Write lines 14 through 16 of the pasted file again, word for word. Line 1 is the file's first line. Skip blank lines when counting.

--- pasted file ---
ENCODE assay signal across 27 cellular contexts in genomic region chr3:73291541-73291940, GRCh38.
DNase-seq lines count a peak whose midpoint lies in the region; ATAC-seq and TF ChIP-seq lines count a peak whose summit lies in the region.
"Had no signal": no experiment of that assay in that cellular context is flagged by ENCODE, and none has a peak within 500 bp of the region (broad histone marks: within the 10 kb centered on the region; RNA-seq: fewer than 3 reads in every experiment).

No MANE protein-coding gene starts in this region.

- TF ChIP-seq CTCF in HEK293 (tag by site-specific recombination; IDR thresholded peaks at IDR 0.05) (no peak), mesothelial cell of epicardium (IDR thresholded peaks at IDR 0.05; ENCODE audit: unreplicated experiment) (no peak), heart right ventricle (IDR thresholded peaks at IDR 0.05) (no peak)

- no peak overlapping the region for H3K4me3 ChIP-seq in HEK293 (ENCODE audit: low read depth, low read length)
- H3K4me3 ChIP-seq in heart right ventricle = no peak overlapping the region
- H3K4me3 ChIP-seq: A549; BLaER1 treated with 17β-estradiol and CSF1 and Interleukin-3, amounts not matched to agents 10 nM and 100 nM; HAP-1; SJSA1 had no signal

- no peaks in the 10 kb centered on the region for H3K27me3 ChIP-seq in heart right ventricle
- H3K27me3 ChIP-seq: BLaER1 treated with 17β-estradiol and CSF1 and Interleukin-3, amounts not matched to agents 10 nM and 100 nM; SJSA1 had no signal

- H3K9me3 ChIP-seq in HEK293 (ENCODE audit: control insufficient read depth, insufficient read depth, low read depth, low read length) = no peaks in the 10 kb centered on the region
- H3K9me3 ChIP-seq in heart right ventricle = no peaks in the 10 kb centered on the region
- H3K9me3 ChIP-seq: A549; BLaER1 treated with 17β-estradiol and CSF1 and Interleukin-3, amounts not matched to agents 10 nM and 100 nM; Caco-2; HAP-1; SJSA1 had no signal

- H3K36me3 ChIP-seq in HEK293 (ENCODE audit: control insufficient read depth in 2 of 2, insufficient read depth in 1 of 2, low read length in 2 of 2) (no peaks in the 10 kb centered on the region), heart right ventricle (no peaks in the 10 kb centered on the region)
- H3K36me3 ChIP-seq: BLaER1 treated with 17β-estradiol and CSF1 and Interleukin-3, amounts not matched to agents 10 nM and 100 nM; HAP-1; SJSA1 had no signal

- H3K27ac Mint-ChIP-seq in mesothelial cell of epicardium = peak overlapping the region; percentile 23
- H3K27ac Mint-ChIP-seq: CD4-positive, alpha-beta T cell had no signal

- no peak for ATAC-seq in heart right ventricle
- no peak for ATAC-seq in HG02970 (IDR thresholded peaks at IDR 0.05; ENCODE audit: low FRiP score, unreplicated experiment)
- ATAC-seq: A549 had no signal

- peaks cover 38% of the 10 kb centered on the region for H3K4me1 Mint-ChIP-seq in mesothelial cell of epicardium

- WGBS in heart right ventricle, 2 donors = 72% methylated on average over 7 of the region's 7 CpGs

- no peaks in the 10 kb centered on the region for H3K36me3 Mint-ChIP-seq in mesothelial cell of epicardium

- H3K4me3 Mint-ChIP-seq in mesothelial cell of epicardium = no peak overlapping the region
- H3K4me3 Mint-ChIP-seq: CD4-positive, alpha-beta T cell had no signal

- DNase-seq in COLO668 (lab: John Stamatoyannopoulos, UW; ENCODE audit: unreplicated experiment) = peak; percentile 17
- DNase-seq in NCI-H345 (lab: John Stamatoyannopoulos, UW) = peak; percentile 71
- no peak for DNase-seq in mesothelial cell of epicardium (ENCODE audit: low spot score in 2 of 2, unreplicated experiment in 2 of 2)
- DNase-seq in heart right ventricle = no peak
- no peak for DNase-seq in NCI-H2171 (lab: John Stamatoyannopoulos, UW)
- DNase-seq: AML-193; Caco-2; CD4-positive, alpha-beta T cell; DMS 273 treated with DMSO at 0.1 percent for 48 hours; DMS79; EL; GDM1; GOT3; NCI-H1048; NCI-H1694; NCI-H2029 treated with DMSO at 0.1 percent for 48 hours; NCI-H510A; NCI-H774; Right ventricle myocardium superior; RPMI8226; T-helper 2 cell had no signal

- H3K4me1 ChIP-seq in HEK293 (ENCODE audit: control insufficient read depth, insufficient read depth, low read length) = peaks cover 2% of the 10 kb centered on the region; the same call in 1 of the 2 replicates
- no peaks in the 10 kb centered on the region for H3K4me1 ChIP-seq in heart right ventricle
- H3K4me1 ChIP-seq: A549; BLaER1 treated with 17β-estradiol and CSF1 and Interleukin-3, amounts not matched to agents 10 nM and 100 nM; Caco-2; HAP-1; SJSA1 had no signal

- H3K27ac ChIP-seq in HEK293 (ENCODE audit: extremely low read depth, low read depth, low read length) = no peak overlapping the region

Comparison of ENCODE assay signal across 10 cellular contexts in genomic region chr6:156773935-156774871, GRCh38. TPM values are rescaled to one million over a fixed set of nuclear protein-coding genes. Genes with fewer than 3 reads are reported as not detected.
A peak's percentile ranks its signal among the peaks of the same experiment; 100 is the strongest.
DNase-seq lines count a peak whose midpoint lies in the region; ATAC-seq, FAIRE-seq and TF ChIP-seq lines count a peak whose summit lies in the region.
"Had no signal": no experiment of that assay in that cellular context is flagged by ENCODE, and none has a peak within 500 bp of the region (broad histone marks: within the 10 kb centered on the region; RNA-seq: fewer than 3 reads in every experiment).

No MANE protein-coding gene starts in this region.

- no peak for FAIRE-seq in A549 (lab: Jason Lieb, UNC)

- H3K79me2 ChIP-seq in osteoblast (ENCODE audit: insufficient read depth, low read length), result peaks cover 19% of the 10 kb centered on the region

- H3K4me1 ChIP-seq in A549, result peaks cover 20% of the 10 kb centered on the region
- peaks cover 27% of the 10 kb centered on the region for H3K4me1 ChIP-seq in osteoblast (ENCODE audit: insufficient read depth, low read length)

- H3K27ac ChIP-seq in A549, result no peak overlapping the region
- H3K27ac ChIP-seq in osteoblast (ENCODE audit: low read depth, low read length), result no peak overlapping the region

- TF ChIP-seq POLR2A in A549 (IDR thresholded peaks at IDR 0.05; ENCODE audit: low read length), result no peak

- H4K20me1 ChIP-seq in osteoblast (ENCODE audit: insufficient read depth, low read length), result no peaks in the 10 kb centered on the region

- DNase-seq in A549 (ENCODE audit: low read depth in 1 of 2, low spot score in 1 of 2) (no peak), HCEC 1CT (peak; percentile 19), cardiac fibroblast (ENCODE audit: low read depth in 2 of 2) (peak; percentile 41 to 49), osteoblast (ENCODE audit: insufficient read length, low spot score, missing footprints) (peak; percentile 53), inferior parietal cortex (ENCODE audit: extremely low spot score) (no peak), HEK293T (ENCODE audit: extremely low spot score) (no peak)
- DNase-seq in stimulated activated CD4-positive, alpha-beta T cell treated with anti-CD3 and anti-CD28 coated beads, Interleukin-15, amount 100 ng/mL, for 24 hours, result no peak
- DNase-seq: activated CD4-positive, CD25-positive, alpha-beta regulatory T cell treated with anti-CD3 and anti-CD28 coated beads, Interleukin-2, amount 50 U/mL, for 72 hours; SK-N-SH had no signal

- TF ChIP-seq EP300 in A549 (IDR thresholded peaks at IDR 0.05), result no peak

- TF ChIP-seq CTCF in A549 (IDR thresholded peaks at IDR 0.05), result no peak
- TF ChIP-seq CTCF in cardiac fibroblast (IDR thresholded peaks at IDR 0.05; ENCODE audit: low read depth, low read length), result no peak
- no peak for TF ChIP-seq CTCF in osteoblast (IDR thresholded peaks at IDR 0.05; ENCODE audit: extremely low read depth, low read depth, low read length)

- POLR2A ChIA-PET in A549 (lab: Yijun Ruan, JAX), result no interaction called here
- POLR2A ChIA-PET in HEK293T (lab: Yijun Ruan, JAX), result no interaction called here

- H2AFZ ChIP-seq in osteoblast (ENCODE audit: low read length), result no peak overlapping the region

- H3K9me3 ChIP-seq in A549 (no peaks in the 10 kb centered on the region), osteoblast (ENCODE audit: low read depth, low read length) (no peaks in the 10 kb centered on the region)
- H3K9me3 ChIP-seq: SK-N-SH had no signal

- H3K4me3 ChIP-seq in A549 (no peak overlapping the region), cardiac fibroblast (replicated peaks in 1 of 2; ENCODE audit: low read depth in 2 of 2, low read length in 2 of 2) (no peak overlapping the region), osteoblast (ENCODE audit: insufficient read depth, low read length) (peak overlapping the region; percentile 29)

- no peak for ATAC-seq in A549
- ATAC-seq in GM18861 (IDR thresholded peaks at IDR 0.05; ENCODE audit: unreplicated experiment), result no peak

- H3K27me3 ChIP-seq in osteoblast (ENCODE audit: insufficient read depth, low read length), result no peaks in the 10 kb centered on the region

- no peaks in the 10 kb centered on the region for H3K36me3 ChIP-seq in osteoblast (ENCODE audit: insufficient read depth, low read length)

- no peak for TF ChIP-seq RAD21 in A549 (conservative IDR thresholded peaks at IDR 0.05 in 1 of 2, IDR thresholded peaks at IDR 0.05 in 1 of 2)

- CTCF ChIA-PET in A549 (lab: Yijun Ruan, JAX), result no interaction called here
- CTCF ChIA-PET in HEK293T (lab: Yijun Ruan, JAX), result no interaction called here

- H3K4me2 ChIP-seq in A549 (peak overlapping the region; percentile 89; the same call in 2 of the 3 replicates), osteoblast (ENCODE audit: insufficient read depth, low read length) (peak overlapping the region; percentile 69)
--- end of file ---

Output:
- H3K36me3 ChIP-seq in HEK293 (ENCODE audit: control insufficient read depth in 2 of 2, insufficient read depth in 1 of 2, low read length in 2 of 2) (no peaks in the 10 kb centered on the region), heart right ventricle (no peaks in the 10 kb centered on the region)
- H3K36me3 ChIP-seq: BLaER1 treated with 17β-estradiol and CSF1 and Interleukin-3, amounts not matched to agents 10 nM and 100 nM; HAP-1; SJSA1 had no signal

- H3K27ac Mint-ChIP-seq in mesothelial cell of epicardium = peak overlapping the region; percentile 23